Back in early 1900s Grand Junction, the scene on Main Street was exactly what you may expect for a town in the Wild West. Gambling, prostitution, and bootlegging weren’t uncommon, and a popular fellow named J.W. “Big Kid” Eames decided to join in on the action. J. Walter Eames moved to Grand Junction from Telluride in the 1920s. He originally worked as a cigar and tobacco wholesaler before opening a gambling parlor on 362 Main Street, now the Reed Building, on the second floor above the old Merchant’s Cafe. Eames was said to be an “honest gambler” and utilized his love for gambling to create a business called the Biltmore Club.
Eames was a well-liked man in the community. The Biltmore was a place where townsfolk could escape their everyday lives and consume their thoughts with winning at games such as dice, poker, or Pan Dinkey (a card game similar to rummy, also referred to as “Pan” or “Panguingue”). According to a Mesa County Oral History Project interview with Fritz Becker, a Grand Junction police offer at the time, “Eames was a very nice person, very hospitable, very generous with everybody…loved gambling, loved playing cards and shooting dice. If he thought a man was spending his last money there he would shut him down, or if he had lost money he’d give him the money back and make him get out of there.”
Not only did Eames provide a place for others to enjoy themselves and get a little rowdy, but he used his earnings in a charitable manner. Eames used to donate hundreds of Thanksgiving and Christmas baskets full of food to the underprivileged around town. Becker recalls a time when Eames overheard a man lamenting about gambling away his $40 pension check (which would today equal about $700). Eames promptly and quietly reimbursed the man, making sure his wife never knew that he had gambled away their family’s earnings.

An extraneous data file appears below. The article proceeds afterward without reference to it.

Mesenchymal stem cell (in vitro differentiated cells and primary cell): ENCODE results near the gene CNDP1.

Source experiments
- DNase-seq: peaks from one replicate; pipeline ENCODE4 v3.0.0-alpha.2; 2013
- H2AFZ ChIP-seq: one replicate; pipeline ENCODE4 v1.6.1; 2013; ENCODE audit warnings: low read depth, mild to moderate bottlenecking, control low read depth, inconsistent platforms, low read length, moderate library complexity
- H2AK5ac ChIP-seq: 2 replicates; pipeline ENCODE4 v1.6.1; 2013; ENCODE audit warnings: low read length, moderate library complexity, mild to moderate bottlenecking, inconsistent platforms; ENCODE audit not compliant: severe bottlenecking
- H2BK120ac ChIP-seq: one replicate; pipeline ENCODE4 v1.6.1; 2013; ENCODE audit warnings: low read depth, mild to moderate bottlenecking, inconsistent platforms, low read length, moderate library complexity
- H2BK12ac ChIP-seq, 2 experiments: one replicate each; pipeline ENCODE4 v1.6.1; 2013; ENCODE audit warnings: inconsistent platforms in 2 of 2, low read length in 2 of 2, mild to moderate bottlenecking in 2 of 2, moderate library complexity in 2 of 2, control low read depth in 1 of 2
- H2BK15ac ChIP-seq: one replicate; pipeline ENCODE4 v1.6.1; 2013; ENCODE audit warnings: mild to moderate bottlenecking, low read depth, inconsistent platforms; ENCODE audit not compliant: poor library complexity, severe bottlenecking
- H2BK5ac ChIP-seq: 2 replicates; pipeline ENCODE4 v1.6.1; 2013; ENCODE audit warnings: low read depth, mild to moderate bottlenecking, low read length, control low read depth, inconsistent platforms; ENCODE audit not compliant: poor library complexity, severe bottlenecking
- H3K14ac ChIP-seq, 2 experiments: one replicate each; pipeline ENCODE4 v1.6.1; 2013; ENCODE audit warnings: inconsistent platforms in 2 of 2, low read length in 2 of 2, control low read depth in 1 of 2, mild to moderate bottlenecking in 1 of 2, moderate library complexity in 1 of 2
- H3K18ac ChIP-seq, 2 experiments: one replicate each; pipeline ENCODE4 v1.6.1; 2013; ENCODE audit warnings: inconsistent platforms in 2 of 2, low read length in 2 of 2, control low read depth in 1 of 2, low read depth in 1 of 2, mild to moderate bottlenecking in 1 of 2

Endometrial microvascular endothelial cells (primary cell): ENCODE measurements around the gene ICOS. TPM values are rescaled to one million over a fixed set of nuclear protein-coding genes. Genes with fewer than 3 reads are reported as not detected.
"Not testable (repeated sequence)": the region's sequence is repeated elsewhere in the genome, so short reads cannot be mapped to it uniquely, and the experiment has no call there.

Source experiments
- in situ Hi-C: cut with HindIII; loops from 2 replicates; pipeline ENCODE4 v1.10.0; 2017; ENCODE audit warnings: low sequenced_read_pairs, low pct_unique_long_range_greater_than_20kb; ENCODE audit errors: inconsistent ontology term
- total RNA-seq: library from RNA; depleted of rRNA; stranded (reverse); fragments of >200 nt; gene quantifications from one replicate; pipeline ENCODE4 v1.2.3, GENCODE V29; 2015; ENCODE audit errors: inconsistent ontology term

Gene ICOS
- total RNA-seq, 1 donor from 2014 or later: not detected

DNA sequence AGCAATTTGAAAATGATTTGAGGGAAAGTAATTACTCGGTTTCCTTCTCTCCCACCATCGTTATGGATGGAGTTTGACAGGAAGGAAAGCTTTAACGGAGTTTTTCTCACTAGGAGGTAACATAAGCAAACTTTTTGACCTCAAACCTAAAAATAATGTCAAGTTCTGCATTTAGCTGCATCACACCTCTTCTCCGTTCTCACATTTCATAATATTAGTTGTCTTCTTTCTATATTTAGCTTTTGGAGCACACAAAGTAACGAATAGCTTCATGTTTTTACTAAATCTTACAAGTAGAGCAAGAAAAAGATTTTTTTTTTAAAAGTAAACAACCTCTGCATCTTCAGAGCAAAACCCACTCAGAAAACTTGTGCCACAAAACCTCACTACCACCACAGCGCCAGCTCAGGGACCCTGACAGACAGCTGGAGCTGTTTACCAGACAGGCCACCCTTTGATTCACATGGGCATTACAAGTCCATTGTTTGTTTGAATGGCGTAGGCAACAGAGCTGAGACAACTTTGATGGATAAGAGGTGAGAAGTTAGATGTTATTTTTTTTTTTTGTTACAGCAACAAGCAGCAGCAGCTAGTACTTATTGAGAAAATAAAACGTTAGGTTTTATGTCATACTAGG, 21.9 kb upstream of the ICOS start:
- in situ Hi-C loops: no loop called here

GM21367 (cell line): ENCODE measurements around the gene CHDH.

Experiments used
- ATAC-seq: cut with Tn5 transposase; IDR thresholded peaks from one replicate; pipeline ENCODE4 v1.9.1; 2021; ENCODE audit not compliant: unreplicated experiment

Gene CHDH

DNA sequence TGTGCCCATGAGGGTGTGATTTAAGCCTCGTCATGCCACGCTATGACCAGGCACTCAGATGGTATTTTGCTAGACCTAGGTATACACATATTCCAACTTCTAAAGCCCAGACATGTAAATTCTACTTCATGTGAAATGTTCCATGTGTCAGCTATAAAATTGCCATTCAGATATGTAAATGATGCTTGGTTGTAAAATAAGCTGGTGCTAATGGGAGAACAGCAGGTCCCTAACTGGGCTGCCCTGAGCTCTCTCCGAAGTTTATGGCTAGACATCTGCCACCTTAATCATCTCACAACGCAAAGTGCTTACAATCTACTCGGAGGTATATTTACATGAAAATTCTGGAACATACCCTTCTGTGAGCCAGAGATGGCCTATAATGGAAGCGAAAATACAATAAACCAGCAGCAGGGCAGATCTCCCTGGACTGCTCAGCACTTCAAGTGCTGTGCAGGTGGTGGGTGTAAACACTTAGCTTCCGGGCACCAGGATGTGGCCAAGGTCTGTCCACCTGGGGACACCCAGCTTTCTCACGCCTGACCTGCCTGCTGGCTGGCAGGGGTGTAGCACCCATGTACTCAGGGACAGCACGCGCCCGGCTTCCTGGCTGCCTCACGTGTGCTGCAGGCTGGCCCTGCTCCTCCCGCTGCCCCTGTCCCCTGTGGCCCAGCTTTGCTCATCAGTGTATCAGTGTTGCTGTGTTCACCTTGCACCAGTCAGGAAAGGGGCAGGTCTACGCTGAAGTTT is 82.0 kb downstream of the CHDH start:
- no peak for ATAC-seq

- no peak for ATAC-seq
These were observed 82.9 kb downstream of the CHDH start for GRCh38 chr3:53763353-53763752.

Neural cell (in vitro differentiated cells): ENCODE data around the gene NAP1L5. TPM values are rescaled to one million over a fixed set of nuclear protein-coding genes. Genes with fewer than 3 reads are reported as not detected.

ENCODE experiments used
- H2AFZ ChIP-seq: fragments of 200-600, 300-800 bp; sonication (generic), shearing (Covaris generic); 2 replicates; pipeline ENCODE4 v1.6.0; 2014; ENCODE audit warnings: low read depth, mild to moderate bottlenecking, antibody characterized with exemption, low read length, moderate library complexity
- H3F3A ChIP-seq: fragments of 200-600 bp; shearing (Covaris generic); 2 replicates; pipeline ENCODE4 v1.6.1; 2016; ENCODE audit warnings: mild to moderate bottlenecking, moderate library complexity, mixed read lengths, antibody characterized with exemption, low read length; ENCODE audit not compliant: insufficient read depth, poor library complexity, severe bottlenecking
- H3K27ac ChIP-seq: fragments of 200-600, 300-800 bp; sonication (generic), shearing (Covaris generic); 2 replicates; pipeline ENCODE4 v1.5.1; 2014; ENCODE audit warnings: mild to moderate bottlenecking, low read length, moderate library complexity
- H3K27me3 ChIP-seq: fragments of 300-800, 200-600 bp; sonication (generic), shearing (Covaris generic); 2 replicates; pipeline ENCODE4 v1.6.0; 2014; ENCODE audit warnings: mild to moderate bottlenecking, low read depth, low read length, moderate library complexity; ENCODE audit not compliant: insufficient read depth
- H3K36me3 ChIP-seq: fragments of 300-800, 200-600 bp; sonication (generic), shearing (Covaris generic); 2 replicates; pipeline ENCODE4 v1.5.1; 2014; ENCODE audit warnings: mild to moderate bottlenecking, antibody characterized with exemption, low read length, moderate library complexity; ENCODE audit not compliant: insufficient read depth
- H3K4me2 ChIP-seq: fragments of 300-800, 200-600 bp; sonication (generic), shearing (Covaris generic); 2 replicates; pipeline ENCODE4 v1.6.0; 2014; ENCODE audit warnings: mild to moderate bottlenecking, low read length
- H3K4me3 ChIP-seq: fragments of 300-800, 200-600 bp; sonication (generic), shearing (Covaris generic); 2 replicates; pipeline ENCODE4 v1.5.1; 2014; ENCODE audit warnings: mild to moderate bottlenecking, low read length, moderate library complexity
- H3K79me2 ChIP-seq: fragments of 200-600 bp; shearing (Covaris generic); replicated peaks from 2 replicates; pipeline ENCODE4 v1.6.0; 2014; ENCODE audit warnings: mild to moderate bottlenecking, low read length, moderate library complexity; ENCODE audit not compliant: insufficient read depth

Eames even went as far to provide meals for the wily gamblers. The Merchant’s Café down on the floor below had a dumb-waiter that went up to the Biltmore Club. Every night around midnight, they’d send their order down to the Merchants Cafe, and soon after they would send up full meals for the gamblers. If they ordered a big juicy steak, Eames would pay for it, no complaints.
Despite Eames’s charitable nature and pleasant disposition, he met his untimely death at the Biltmore a couple days before Christmas in December of 1938. According to a 1938 Daily Sentinel article, Eames was at the Biltmore when three masked men decided to case the joint. The robbers’ nerves got the best of them when they discovered Eames in the building, so they shot him in the process, leaving him for dead. Becker recalls the grisly scene when he responded to the scene of the crime; he walked into the gambling parlor to discover Eames, shot in the face, hanging on for dear life. He died two hours later at St. Mary’s Hospital.
The three men who shot Eames had all been partners in crime out in California, where they had a history of participation in armed robberies. Vern “Bubbles” Saddler, Tommy Humotoff and Otis Slane were tried, found guilty and sentenced to prison terms, but in a dramatic twist, they each received early parole. Becker claims Saddler got out early after his mother gave a prominent political figure seeking reelection an $8,000.00 donation.
J.W. “Big Kid” Eames’ legend lives on as a part of Grand Junction’s notoriously intriguing Barbary Coast, the old Red Light District of the Grand Valley. You can read similar stories in Kate Ruland Thorne’s book “Historic Tales of Colorado’s Grand Valley: Heroes, Heroines, Hucksters, and Hooligans” available in Mesa County Libraries’ catalog.